Wednesday, November 25, 2015

Violence Against Women: Bad News, Good News

Today marks the International Day for the Elimination of Violence against Women.

It's kind of a crap day. We shouldn't need an International Day for the Elimination of Violence against Women. Because that shouldn't be a thing.

But it is.

That's the bad news.

The good news? There are really cool people doing creative things about it.

Check out a piece I wrote with The Conversation, a cool open-source peer-reviewed blog-journal:

Thursday, November 19, 2015

"Ramblings" Reboots

After an embarassingly long (eight months!) hiatus, "Ramblings with Rebecca", my YouTube vlog, returns today with an apology and a promise to myself to start posting once again.

As I am off in the field, there are certainly stories to tell and issues to be reflected upon! My intention is to ramble a bit more habitually, using the vlog as a tool for intellectual exploration as I grapple with a variety of concepts and questions. Come along for the ride, if you like: (the specific "Reboot" episode is available at

Monday, November 16, 2015

After France, Beirut, and all the rest...time to spread some love

I've been struggling about whether and how to post in the past few days. The attacks in France were horrible. The attacks that have happened - and are happening - elsewhere in the world were and are also horrible.
Suffering and trauma are not things easily compared or measured.
Global media and various countries pay attention to some kinds of trauma, and some people's suffering, more than others. And we must question why and how this is, and work against egocentric and unjust systems that enable this. We must also recognise that losing loved ones, feeling physically unsafe, and encountering intolerant ideology is painful no matter who you are and where you live.
So mourn. Cry for those who have suffered and are scared. Weep for our broken world. And then...figure out what you can do to make it better.
When we encounter the worst of humanity, we must seek to be the best of it.
As one option for those of you who are physically and/or relationally removed from the recent attacks, here is one way to reach out and show your support. The day before the Paris attacks, dozens of people died from terrorist action in Beirut, Lebanon. A beloved friend of mine, Maya Terro, is striving to empower the best of humanity in her country to respond to systemic hunger and economic inequality. SOUPer Meals on Wheels is a mobile food kitchen that helps alleviate the ongoing suffering of Syrian refugees and Lebanon's poorest. Rebuilding lives in the midst of terrorism is not an easy task, and it takes all kinds of efforts. A hot meal, prepared by a diverse set of volunteers, is a powerful way to let people know they are loved. Giving to the Food Truck will support efforts to make those regularly affected by terrorism more able to engage in and support their new communities. I invite you to support a bit of peace and friendship in the midst of our war-torn world:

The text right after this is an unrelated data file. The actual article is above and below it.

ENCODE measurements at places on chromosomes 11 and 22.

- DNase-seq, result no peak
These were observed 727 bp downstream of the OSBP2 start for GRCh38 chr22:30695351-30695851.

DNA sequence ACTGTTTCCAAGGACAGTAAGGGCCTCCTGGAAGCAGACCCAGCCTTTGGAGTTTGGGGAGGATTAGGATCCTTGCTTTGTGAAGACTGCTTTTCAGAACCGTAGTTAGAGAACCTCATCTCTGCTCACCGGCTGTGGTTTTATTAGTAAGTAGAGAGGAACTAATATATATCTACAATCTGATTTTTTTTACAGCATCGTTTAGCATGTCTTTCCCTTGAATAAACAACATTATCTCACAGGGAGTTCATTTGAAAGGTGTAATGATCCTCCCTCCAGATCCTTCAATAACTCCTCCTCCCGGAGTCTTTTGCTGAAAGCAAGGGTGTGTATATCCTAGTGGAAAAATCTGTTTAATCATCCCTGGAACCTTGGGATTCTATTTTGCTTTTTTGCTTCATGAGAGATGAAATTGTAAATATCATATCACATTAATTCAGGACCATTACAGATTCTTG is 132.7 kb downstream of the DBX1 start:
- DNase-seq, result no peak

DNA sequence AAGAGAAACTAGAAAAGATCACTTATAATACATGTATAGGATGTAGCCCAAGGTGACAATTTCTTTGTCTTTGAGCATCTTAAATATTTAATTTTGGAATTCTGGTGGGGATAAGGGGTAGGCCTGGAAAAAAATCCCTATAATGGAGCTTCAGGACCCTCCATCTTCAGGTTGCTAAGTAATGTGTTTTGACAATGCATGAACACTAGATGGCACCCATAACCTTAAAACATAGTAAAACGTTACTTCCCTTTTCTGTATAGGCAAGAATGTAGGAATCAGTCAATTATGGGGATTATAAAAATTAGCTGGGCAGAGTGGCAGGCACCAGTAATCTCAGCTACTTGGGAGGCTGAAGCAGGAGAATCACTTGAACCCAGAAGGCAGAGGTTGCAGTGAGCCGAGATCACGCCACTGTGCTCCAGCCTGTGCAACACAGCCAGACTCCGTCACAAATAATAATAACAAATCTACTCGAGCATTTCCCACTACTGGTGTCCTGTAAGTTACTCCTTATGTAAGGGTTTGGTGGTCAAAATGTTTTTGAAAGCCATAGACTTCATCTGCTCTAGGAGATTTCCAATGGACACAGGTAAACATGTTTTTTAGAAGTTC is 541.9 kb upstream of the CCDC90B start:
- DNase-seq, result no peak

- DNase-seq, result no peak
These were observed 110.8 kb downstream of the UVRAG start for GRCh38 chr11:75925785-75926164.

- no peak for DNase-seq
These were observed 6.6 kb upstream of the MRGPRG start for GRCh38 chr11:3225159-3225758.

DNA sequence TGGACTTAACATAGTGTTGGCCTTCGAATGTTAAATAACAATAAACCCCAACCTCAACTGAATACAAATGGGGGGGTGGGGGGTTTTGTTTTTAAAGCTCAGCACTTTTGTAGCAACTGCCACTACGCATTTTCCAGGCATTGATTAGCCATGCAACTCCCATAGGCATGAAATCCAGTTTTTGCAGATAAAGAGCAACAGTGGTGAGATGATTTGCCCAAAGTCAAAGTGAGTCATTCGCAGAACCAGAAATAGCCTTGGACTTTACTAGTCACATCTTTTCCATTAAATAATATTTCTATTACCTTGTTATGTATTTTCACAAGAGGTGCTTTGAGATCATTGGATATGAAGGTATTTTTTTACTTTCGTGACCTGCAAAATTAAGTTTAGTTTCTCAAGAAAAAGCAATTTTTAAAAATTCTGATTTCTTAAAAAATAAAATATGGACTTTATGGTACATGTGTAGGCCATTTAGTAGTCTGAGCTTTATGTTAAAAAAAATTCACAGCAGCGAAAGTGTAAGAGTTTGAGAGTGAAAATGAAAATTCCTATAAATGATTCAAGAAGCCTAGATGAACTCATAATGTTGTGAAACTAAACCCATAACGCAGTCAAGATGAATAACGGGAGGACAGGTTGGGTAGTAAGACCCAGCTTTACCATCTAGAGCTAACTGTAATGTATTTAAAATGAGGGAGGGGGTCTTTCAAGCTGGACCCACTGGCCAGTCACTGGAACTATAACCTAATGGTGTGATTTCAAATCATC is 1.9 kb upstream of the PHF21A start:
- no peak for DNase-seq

I have been incredibly spoiled for day trips as of late. Yesterday, the two Fulbright Teaching Assistants I'm living with decided to adventure to Taroudant. Why not join them?
Taroudant is nicknamed the "Grandmother of Marrakech", so named for its similar red sandstone walls and its status as a market town. It's very cute and far less touristy than many of the places I've been visiting thus far, which made for a nice change. I found some fantastic handmade leather flip-flops in the souk and we found some adorable residential streets to wander for a very different 'vibe' than in the more city-like Agadir.
One of the more fun aspects of our day was my first Grand Taxi experience. We got a 1.5 hour ride in a taxi for incredibly cheap...via the 'public transit' system in Morocco that squeezes at least seven people into 5-person cars. Quite the way to travel for long periods of time, especially at checkpoints when the authorities glance into your car and take no issue whatsoever with the number of folks crammed in and lack of seatbelts going on.

Sheep, donkeys, and goats grazing roadside are not an uncommon sight in Morocco. The large camel herd we found en route to Taroudant is a slightly rarer, but very much delightful, version.

The fun of finding residential streets is that occasionally you stumble upon very cool public service announcement murals! We found a series of ones encouraging people to put rubbish in bins, to plant trees, and to exercise, among others.

You can get anything at a souk. Anything.

There was obviously some kind of football match happening yesterday afternoon; we sat down at one restaurant and didn't even manage to get served because the staff were so busy with match-watchers/watching themselves. We passed a couple of boys desperately peering through the cracks on this gate to see a cafe's television; later, we saw a huge crowd of teenage boys pouring out of the municipal stadium, where they'd clearly been screening whatever it was. 

Pots. Lots and lots of pots.

This country honestly has some amazingly beautiful doorways. I've got a whole series of photos like this because I can't seem to stop taking pictures of them.

And one should always take time to stop and smell the flowers. Especially on beautifully sunny days in market towns, because there's something magical about quiet alleys and blue skies. :)

Friday, November 13, 2015

Marrakesh Day Trip